In the second presentation, Karl Sluis @Pandora’sNextBigSound spoke about “What I Wish I Knew Two Years Ago: A Designer’s Guide to D3”
He said that Scott Murray’s web pages were an excellent intro to D3
He also said that his slides are posted on @karlsluis on twitter.
Karl broke his advice into three areas.
- Tools –
- to avoid “XMLHttpRequest cannot load” – install node.js and npm install http-server –g so anywhere you can type ‘http-server’
- open the inspector to see how the code was written
- see bost.ocks.org/mike/
- see Mr.Data Converter – creates inputs to a JSON file
- Getting started – tips for D3
- <g> – what is that? = an SVG group – encapsulate when you can
- Data join
- $0.__data__ to see if the data is joined with the element = inspect the element
- Better to group items and then append the attributes
- Add a class name to make it easy to specify a group
- SVG starts top left. D3 margin convention – append it to a <g> and move to the left
- Write it out (an outline), then code it
- Data – (also great advise for any scripting language)
- Use a callback functions to get data
- Reformat data using a forEach loop
- Use functions
- Use console.log() to see what is going on
- Build slowly and incrementally
Posted on November 24th, 2014
George Murphy @georgeLmurphy @Nomi
11/24/2014 @Pivotal, 625 6th Ave, NY
Two presentations. One by George Murphy showing how he used d3 routines to create interactive web graphics. The second by Sebastian Gutierrez was a beginner tutorial on d3. My notes do not cover that presentation.
George presented four case studies
- Behavior timelines showed time lines for individual shoppers including the sequence and time spent on various activities in the store.
- Occupancy by hour showed when people are sitting at specific seats in a restaurant. The site showed the occupancy of seats on a floor plan and individuals hours can be clicked to show the percent occupancy and which seats are occupied at that time.
- Nomi, his current company, placed 250 large “eggs” at various points in Manhattan. Each egg had a beacon so smart phone users could “collect” eggs. George showed a site where one can query by location, accumulated visits and select eggs by common themes.
- A site for exploring the trick-by-trick elements in a head-to-head skateboard competition. Tricks were synced to videos and results could be viewed in many ways: by elimination round winners, tricks successful/failed by individual, round, etc. offensive/defense and keyed to the videos.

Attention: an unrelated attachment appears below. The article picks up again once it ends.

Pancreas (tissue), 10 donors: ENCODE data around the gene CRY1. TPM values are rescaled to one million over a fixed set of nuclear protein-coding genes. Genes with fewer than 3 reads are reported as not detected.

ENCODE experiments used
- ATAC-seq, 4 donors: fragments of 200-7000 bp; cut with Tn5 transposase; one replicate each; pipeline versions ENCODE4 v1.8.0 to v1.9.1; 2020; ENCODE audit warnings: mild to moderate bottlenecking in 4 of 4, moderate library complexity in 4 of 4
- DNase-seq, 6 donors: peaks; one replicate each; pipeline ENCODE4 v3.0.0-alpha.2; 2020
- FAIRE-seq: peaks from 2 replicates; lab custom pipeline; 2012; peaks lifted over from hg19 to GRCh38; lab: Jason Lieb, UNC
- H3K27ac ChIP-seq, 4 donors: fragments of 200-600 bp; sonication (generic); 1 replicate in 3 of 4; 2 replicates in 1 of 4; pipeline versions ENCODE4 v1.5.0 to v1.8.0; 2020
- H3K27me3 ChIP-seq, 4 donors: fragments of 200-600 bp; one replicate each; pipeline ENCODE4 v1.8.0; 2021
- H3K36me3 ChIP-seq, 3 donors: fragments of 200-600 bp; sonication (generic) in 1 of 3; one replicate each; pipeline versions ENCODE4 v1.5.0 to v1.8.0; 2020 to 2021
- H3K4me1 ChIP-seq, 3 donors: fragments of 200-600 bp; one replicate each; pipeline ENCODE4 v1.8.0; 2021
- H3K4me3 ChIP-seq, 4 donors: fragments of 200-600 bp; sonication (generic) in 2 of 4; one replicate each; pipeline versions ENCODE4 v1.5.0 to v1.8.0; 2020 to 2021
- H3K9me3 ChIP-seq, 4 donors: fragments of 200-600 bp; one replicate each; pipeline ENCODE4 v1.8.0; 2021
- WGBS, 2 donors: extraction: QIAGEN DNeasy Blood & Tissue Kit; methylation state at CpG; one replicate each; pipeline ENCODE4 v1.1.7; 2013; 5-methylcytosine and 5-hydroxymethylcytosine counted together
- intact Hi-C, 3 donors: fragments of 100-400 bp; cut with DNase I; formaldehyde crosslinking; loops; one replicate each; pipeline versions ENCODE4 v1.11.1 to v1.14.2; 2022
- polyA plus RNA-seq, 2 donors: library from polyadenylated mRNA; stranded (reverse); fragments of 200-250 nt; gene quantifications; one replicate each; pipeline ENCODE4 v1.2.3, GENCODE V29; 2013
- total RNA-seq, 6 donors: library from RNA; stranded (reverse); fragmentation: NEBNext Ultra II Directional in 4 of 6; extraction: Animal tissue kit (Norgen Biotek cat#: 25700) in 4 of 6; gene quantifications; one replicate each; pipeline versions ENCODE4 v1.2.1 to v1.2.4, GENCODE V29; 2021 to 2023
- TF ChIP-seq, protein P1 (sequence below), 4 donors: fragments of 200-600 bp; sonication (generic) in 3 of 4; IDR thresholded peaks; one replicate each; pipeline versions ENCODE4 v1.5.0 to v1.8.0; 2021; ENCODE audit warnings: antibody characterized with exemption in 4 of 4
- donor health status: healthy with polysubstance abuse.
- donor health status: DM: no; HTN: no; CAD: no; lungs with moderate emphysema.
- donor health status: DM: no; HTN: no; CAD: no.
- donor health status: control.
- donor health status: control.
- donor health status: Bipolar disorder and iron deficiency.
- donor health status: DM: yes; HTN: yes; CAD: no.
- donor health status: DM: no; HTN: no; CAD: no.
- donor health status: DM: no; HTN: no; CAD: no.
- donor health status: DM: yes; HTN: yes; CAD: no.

George mentioned the following useful resources on visualization
Bret Victor – Ladder of Abstraction
Books: “Visualize This” by Nathan Yao
Books – “Align Left” by Scott Murray
Posted on October 28th, 2014
10/27/2014 @Pivotal, 625 6th Ave, NY
Two presentations showed how #d3 is used to create #interactiveGraphics.
In the first presentation, Paul Levande, originally from #Westport, CT, showed an interactive tool he developed to display the presidential voting preferences of the 23 towns in Fairfield county CT. Taking town-by-town voting records since the 1924 elections, he created a two panel display. The left display was a scatter plot comparing the percentage of voters voting for the Democratic presidential candidate for any two elections. The years of the x and y axes were selected by dropdown menus. The right display was a line graph showing the percent voting Democrat from 1924 to 2012 with each town represented as a separate line. Data for each election and town appears when points are clicked and lines for each town can be highlighted by clicking on the line
The second presentation was presented by several speakers from @Objectlab, a boutique consulting firm. They used d3 to create a monitoring tool showing #Sony music’s #digitalSupplyChain. The #graph is a real time monitoring visualization with aggregated history – number of packages that are in the pipeline. Green is good and red shows a delay in the process. The right side shows production over the last 60 minutes at 1 minute intervals. The left side shows 1 and 2 hour aggregations. They also presented the code and described the backend architecture that served the data. The code is available at https://github.com/objectlab/TimeseriesVisualization.